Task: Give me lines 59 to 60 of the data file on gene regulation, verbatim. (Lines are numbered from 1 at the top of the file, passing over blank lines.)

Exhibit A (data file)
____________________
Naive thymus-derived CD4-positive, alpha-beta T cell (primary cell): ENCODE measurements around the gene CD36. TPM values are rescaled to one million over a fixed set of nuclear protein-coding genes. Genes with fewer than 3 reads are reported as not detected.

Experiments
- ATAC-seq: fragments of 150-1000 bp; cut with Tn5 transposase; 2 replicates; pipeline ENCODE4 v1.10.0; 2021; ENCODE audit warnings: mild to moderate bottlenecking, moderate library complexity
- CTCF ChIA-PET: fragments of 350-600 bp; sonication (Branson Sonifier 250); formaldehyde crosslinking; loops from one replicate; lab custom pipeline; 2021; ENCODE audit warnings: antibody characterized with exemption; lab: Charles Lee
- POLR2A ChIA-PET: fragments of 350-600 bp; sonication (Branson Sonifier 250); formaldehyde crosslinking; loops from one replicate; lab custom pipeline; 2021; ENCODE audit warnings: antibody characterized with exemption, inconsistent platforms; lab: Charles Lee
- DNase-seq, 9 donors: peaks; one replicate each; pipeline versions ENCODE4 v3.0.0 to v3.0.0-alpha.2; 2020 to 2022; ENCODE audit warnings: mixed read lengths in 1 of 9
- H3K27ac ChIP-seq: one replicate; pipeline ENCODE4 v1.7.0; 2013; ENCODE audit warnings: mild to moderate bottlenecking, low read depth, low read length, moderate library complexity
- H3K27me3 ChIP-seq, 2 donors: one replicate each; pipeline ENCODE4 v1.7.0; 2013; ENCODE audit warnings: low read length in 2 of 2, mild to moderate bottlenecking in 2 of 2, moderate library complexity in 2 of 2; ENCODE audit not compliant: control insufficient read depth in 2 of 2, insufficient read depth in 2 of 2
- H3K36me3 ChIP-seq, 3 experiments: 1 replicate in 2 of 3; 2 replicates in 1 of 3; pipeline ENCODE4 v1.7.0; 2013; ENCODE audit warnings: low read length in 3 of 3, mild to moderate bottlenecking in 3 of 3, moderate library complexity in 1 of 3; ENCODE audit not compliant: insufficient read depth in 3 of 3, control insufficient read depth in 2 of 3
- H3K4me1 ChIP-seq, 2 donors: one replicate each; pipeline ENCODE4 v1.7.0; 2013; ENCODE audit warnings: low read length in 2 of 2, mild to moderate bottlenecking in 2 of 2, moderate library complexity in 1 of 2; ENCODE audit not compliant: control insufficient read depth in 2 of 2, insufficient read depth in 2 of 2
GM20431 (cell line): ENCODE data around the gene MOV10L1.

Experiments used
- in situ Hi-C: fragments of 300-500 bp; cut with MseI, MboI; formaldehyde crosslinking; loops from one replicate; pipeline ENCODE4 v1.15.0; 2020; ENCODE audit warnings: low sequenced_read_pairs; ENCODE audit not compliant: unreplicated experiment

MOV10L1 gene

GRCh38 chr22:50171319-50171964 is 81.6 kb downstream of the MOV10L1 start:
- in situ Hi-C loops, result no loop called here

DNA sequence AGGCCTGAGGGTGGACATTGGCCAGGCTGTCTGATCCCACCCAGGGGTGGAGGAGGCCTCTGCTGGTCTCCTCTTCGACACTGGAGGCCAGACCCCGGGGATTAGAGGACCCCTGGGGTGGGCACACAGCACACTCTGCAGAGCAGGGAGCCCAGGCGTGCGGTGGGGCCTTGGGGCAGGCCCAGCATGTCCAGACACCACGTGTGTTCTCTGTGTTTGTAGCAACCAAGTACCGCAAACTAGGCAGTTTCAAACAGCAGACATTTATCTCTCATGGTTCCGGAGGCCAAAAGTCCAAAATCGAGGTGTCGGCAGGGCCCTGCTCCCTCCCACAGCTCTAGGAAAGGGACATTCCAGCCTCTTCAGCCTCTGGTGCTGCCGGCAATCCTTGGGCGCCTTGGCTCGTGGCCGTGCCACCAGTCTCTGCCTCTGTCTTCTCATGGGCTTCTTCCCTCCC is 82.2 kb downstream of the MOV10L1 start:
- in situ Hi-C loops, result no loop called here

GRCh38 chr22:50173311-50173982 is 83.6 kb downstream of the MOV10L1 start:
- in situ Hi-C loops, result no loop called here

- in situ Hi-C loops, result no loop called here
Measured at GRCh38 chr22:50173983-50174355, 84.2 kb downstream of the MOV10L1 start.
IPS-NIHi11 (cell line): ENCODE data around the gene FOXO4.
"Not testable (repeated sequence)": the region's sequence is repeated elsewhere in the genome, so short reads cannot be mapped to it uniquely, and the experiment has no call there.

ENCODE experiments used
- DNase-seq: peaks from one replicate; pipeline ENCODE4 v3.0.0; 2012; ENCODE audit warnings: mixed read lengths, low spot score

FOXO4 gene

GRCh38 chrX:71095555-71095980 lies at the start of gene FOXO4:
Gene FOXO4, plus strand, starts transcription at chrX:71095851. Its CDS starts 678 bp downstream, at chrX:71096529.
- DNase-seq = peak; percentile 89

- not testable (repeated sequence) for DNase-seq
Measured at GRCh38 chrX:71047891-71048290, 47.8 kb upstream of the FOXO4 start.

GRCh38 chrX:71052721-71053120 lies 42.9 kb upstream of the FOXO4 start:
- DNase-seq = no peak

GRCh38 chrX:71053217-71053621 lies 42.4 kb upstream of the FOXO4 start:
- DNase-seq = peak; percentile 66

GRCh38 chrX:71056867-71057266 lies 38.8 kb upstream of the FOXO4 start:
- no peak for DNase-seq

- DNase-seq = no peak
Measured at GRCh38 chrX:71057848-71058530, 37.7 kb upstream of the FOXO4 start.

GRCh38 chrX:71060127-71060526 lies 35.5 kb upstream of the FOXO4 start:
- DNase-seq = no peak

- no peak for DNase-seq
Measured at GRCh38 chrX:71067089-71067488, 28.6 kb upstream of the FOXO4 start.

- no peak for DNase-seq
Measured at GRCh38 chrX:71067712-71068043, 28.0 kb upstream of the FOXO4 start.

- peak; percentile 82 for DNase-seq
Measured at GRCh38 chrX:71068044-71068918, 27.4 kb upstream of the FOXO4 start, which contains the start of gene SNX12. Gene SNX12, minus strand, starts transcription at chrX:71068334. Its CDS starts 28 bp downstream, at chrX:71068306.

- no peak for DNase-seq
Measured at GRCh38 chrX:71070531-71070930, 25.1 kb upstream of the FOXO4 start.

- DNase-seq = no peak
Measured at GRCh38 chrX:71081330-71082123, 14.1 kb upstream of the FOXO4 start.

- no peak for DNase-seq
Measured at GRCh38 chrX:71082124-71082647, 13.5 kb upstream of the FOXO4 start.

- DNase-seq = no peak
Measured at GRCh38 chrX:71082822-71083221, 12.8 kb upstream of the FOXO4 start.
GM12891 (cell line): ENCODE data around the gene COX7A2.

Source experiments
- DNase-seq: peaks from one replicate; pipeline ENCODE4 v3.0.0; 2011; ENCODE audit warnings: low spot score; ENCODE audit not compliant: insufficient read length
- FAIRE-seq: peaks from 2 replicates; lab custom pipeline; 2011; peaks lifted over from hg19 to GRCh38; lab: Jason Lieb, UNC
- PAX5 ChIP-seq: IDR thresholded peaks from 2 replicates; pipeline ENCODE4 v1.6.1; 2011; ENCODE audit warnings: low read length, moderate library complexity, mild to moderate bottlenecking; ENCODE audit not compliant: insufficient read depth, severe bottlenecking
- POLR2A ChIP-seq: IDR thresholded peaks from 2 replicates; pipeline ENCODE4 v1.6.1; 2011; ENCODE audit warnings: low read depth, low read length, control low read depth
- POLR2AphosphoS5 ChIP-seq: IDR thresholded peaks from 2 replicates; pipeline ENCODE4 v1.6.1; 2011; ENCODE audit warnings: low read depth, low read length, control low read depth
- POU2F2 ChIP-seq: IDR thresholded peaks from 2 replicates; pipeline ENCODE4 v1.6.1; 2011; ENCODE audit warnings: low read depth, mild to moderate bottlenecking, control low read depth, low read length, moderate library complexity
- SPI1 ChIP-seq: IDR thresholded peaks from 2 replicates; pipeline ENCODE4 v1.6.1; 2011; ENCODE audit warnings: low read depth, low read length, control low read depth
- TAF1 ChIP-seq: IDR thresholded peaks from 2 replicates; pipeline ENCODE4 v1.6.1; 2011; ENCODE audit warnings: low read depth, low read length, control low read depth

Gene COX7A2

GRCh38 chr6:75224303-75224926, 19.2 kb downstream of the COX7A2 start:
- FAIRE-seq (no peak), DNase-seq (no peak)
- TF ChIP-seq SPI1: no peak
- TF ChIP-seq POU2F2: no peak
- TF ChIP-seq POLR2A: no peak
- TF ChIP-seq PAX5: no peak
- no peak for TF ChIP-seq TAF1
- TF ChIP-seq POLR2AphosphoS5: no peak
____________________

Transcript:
- DNase-seq: peaks from one replicate; pipeline ENCODE4 v3.0.0; 2011; ENCODE audit warnings: low spot score; ENCODE audit not compliant: insufficient read length
- FAIRE-seq: peaks from 2 replicates; lab custom pipeline; 2011; peaks lifted over from hg19 to GRCh38; lab: Jason Lieb, UNC